Antonio Villaraigosa, Having Joined Fix The Debt Campaign, Blames Criticism On Broken Politics


Kathleen Miles is the executive editor and cofounder of Noema Magazine. She can be reached on Twitter at @mileskathleen.

LA Mayor Antonio Villaraigosa responded defensively to the backlash he’s received for signing onto the Republican-leaning Campaign to Fix the Debt on HuffPost Live Thursday.

“You know, I have people upset all the time,” said Villaraigosa. “I’m in a job where I’m not looking to do what’s popular. I’m looking to do what’s right.”

The mayor’s decision to join Fix the Debt was met by an online petition with nearly 13,000 signatures asking him to immediately resign from the organization.

“This is a group of corporate CEO’s [sic] who are pushing to balance the budget on the backs of middle and working class Americans,” the petition reads.

As HuffPost previously reported, 79 percent of campaign donations from CEOs on Fix the Debt’s leadership council went to Republicans during the 2012 election cycle. The group advocates lower taxes and cuts to Medicare, Medicaid and Social Security to reduce the deficit.

Villaraigosa responded on HuffPost Live to the criticism. “Look, isn’t what’s broken in Washington right now is that Republicans won’t talk to Democrats, and Democrats won’t talk to Republicans?” he asked.

“There’s this blind allegiance to orthodoxy and ideology. The reason we’re calling it the fiscal cliff is because both sides look like right now they may be willing to go over the cliff like a bunch of lemmings,” he warned.

The mayor defended the Campaign to Fix the Debt, saying that it seeks a balanced approach, including protecting safety net programs, raising revenue and investing in education, transportation and infrastructure.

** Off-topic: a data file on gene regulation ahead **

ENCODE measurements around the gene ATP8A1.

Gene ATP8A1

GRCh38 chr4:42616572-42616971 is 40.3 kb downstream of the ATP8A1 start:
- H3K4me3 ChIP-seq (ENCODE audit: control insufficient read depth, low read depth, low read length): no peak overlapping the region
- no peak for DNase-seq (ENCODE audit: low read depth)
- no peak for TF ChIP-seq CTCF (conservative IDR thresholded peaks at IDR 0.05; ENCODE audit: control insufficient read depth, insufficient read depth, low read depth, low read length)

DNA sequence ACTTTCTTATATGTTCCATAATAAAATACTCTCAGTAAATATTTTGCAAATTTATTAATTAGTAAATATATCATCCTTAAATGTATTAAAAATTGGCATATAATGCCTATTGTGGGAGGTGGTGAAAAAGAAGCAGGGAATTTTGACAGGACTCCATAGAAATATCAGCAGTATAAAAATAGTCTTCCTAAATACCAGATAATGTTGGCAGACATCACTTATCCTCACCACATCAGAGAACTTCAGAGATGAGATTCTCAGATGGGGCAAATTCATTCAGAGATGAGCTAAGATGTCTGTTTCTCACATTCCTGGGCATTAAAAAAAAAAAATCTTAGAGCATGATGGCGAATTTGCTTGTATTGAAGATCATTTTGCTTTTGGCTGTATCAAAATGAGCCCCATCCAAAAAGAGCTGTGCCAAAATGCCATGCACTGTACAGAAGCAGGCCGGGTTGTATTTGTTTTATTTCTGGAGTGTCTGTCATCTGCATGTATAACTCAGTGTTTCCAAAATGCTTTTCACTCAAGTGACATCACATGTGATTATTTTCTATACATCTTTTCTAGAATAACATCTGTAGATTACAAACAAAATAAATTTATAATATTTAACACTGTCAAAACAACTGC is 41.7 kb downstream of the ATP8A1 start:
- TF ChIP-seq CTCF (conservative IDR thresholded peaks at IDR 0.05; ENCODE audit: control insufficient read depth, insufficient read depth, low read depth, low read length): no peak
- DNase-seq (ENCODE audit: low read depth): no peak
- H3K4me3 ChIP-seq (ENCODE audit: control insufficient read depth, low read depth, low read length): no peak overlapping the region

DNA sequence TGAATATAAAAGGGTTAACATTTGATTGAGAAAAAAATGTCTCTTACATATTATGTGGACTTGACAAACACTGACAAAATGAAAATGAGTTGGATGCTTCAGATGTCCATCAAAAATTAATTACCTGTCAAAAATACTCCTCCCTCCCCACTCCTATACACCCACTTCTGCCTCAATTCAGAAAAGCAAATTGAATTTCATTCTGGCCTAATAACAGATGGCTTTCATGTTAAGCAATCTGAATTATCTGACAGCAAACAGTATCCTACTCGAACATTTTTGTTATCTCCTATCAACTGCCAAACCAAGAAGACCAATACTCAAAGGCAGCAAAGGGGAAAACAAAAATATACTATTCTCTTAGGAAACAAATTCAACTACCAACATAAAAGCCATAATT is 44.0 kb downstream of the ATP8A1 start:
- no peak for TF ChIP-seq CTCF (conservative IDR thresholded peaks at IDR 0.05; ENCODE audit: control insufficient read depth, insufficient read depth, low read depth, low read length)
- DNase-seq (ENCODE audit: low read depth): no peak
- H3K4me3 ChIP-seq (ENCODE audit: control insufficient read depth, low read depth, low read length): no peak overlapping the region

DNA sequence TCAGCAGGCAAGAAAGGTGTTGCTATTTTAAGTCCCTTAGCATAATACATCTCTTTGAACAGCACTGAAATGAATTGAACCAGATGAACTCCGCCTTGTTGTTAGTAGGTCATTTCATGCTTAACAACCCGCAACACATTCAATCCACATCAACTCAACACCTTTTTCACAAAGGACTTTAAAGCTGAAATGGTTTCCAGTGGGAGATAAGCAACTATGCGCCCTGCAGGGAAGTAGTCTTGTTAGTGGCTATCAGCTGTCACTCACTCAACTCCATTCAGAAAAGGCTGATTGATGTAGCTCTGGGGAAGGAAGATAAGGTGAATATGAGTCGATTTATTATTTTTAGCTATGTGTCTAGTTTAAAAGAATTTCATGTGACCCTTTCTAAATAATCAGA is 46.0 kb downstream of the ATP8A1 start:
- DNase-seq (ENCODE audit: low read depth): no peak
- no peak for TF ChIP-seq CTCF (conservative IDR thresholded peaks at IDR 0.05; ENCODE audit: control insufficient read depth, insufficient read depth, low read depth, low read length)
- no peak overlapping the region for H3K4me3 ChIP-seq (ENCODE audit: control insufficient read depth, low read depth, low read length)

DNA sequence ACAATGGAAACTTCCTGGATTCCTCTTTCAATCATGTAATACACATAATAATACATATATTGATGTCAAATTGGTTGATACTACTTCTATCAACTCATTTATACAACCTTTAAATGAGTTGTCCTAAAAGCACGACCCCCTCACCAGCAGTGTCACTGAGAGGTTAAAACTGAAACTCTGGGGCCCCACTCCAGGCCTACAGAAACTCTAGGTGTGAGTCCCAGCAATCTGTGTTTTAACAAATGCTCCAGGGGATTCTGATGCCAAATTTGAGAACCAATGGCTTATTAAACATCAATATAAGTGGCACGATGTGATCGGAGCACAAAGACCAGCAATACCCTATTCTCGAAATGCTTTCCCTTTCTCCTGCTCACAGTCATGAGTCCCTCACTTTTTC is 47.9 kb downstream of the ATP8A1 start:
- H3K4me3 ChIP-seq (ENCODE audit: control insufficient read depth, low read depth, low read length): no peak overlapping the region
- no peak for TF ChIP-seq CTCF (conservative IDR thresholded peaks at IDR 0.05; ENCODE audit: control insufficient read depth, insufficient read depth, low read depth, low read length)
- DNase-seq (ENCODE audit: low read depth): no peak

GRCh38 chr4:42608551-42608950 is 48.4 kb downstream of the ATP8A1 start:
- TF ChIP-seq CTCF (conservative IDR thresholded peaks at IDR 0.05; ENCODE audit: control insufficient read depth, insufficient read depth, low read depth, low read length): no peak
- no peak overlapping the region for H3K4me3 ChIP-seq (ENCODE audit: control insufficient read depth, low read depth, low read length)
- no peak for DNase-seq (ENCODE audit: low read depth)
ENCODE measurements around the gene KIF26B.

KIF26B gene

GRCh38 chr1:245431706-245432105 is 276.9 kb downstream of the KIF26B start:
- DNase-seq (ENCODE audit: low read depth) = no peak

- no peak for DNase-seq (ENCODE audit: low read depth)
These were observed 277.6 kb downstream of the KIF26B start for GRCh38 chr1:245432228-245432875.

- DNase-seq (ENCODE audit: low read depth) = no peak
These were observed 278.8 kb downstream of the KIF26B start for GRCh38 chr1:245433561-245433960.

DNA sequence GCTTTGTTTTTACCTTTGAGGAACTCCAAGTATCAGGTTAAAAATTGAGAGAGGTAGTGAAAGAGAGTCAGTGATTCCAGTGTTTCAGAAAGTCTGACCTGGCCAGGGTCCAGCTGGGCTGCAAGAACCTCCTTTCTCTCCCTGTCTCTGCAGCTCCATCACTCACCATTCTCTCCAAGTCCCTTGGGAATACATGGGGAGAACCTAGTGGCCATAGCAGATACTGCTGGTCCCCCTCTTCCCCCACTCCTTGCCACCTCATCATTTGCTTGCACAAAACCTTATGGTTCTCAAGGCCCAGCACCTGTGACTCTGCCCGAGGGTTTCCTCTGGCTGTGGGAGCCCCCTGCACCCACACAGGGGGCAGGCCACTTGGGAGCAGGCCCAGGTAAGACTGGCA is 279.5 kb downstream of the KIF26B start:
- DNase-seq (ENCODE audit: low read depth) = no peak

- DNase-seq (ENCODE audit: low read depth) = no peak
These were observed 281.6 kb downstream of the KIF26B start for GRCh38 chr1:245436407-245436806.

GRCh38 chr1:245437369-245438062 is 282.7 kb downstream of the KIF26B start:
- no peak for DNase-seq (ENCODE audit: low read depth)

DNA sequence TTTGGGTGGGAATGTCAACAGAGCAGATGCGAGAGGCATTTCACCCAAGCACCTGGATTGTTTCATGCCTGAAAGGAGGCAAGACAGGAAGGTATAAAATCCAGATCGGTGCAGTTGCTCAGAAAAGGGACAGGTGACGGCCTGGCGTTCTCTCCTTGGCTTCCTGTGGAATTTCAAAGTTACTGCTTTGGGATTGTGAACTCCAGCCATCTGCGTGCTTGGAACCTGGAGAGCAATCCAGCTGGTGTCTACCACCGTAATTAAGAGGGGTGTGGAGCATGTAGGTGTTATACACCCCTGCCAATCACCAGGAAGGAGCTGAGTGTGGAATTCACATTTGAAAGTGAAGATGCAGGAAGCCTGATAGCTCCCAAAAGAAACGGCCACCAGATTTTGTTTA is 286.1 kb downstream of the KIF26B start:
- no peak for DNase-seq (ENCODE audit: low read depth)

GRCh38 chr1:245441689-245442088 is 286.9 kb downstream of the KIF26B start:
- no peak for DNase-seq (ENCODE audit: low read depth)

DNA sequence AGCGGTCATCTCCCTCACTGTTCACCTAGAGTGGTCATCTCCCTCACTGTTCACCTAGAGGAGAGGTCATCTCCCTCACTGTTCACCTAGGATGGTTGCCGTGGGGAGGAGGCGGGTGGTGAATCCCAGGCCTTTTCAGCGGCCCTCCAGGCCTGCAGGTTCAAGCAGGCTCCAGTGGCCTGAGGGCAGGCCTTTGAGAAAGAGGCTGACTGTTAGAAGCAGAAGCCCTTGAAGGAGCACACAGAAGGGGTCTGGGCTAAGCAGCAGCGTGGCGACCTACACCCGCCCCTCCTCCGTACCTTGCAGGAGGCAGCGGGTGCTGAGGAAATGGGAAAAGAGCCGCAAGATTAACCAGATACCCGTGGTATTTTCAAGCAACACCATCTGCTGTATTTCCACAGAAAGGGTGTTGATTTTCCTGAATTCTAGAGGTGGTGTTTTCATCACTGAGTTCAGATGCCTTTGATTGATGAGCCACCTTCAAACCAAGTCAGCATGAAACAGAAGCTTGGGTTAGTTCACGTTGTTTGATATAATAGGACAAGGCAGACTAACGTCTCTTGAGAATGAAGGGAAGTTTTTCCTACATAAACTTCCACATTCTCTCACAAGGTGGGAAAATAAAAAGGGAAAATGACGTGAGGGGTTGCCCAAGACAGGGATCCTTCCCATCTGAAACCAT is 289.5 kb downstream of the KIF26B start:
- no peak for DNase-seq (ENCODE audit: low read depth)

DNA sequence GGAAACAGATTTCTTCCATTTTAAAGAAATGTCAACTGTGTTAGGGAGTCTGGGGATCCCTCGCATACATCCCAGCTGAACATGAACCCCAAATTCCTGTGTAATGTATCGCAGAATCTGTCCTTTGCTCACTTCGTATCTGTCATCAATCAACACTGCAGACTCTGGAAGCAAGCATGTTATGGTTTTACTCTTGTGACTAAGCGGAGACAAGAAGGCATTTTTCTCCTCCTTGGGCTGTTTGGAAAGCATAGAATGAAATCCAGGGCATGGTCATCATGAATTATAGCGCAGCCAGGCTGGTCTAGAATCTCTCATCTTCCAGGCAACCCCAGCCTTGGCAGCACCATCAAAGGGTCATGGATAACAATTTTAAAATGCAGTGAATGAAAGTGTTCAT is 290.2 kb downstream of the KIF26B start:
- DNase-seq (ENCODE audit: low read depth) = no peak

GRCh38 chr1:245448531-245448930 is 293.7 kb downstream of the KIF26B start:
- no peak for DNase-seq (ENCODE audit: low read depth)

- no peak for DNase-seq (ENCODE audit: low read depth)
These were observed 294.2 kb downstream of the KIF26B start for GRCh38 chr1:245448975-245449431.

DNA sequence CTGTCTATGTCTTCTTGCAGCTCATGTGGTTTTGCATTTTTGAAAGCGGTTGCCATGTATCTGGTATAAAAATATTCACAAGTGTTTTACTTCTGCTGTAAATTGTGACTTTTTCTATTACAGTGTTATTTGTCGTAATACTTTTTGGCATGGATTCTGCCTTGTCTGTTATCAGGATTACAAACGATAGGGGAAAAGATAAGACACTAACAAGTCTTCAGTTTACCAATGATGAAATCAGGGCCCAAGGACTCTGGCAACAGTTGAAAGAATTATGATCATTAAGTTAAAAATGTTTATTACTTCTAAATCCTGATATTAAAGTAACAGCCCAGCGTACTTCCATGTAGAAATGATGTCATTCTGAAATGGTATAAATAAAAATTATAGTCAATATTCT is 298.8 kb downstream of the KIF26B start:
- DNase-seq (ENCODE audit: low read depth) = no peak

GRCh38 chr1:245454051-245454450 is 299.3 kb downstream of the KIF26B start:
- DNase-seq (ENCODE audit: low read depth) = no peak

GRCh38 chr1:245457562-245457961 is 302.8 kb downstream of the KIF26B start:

Regarding the group’s controversial proposed cuts to entitlements, Villaraigosa said, “I certainly would not support privatizing social security or turning Medicare into voucher care. But there are things in between that we can do to trim those entitlements.”

When asked about being the only sitting elected official to join the campaign, Villaraigosa said he is not sure if others will join him, and he is not concerned about it.

Facing accusations that he has sold out to corporate interests, the mayor sought to defend his liberalism by boasting that he gave the keynote address at the progressive think tank Center for Progressive Politics event about cutting poverty in half in the next ten years. “I don’t know of another politician who’s been talking about poverty lately, and that includes Democrats,” he said.

Villaraigosa also warned that going over the fiscal cliff could mean going into another recession. In LA specifically, going over the fiscal cliff would mean, “seeing cuts all across the board — homeland security, homelessness, CDGB [Community Development Block Grant], workforce training,” he said. “That’s the problem with the fiscal cliff. It uses a hatchet to cut programs.”

Finally, he blamed the criticism he’s received for joining the conservative-leaning Campaign to Fix the Debt on a shift in political values. “I think politics is broken. It used to be that civility, statesmanship, compromise and working things out were what we thought were good things in politics,” Villaraigosa said.

“Now it’s who can scream the loudest, who’s the most orthodox in their thinking, the most militant in promoting their viewpoints,” he said. “And very few things are getting done.”